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Driverless shuttle

Passengers board the Navya driverless shuttle for a test ride through a parking lot at University of Nebraska-Lincoln's Innnovation Campus last month. The city now is asking people to take a virtual ride using a computer.

You might see a small bus around Lincoln for the next few weeks that’s different from the rest — white, electric and without a driver.

You also will have a chance to hop on the bus beginning Thursday by reserving a 15-minute ride online at shuttle.lincoln.ne.gov or by calling 402-441-7566.

The autonomous shuttle will operate out of The Mill's parking lot at UNL's Innovation Campus from 9 a.m. to 5 p.m. Thursday and Friday and again July 9-13 as part of a test program.

Riders are urged to participate in surveys about their experience. All ages may ride the shuttle, but minors must be accompanied by an adult.

The shuttle does not have a wheelchair-accessible ramp.

The city demonstrated the bus Monday at Innovation Campus. It's on loan from vehicle company Nayva and is not meant to go long distances, said business development manager Tim Schock.

The top speed is 28 mph, but the public rides will be 10 to 17 mph. The bus holds 15 passengers, with 11 seats and four spots for people standing.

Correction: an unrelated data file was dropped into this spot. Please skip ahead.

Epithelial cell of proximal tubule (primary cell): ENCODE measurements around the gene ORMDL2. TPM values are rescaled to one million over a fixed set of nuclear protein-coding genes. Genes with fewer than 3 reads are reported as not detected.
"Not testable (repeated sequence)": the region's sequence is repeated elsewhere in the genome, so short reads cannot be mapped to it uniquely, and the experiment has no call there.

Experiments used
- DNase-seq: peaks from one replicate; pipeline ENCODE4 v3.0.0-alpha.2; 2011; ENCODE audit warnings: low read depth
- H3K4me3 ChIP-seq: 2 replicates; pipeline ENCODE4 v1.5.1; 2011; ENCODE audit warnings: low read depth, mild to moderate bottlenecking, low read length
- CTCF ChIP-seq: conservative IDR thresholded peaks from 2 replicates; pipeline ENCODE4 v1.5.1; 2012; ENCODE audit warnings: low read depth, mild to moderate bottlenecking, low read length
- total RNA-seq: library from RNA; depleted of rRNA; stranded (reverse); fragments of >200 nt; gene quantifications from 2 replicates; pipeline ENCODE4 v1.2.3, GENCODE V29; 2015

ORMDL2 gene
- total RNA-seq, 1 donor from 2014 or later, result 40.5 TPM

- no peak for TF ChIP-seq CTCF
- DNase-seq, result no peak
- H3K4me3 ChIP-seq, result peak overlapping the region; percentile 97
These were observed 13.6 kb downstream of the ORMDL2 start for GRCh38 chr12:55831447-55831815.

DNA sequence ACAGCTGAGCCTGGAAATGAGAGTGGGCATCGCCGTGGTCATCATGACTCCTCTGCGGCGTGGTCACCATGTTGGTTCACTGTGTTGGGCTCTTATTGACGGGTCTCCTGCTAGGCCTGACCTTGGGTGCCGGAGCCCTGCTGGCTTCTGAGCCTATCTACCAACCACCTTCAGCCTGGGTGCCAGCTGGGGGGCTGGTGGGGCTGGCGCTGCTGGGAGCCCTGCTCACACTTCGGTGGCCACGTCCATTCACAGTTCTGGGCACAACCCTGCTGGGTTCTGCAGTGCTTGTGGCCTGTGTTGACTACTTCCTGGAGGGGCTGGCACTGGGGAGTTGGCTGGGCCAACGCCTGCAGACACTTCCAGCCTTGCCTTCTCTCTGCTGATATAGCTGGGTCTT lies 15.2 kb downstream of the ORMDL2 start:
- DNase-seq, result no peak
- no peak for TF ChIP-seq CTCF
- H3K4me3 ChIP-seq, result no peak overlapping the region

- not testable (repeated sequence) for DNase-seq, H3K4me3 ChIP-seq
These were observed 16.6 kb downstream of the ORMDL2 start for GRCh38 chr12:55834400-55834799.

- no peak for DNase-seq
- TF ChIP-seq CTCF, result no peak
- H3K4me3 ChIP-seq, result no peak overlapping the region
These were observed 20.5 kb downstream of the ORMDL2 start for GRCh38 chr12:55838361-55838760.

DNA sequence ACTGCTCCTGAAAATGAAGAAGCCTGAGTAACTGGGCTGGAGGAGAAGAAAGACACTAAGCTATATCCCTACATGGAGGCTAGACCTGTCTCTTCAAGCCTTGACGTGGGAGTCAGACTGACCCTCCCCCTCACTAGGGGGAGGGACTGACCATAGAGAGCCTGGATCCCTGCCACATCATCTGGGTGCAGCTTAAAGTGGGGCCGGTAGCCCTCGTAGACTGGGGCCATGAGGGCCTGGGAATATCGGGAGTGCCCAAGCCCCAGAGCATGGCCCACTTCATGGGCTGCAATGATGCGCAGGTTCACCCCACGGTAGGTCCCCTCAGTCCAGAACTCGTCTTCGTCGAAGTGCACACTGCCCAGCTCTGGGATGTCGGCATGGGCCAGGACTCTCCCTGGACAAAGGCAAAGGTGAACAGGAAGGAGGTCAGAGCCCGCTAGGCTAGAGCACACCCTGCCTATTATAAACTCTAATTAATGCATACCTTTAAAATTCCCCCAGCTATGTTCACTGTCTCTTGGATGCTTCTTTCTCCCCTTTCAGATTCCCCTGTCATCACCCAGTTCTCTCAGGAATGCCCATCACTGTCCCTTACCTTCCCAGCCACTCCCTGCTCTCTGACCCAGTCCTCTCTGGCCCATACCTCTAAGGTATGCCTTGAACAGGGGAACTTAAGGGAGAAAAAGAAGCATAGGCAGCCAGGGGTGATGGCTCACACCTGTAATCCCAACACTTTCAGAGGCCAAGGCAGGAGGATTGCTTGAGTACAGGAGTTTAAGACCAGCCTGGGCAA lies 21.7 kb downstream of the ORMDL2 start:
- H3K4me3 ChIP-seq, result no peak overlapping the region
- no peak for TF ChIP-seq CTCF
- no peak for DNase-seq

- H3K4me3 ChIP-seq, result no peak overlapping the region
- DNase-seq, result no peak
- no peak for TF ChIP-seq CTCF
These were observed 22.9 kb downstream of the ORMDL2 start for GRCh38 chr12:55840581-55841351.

Schock said the cost to operate the all-electric, driverless vehicle compares with a standard shuttle bus. “This is a great advantage,” he said.

The shuttle follows a path predetermined by an operator, said technical sales manager Aaron Foster. Using GPS, virtual markers are set every few centimeters in the shuttle's electronic-mapping system to create a route. The margin of error is 2 to 3 centimeters.

“This is innovative technology that will positively impact transportation by reducing future transportation costs, lessening traffic congestion and improving air quality,” Mayor Chris Beutler said.

Lincoln is able to test the shuttle because of an $100,000 grant from Bloomberg Philanthropies, which selected the city as one of 35 Champion Cities finalists in its 2018 Mayors Challenge.

The finalist cities will submit new applications to the challenge in August. From there, Bloomberg will choose four cities to receive $1 million and another city to receive $5 million to implement their ideas.

If Lincoln were to receive an award, the city could acquire four to six shuttles for a pilot program in 2019. The shuttles would operate downtown and the public could request one through smartphones or kiosks.

Gov. Pete Ricketts and state Sen. Anna Wishart of Lincoln joined Beutler and others Monday to try out the shuttle.

“This demonstration shows that we are a place where people can do business, people can innovate and people can grow,” Ricketts said.

During the recent legislative session, Wishart introduced a bill (LB989) that allows for driverless vehicles in Nebraska as long as state regulations are followed.

“We have waited a long time for this day to come and this day is going to be one of my favorites this year,” Wishart said. “My training wheels as a freshman senator came off with this bill.”

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Reach the writer at 402-473-7214 or lwagner@journalstar.com.

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City desk intern

Summer 2018 city desk intern for the Journal Star.

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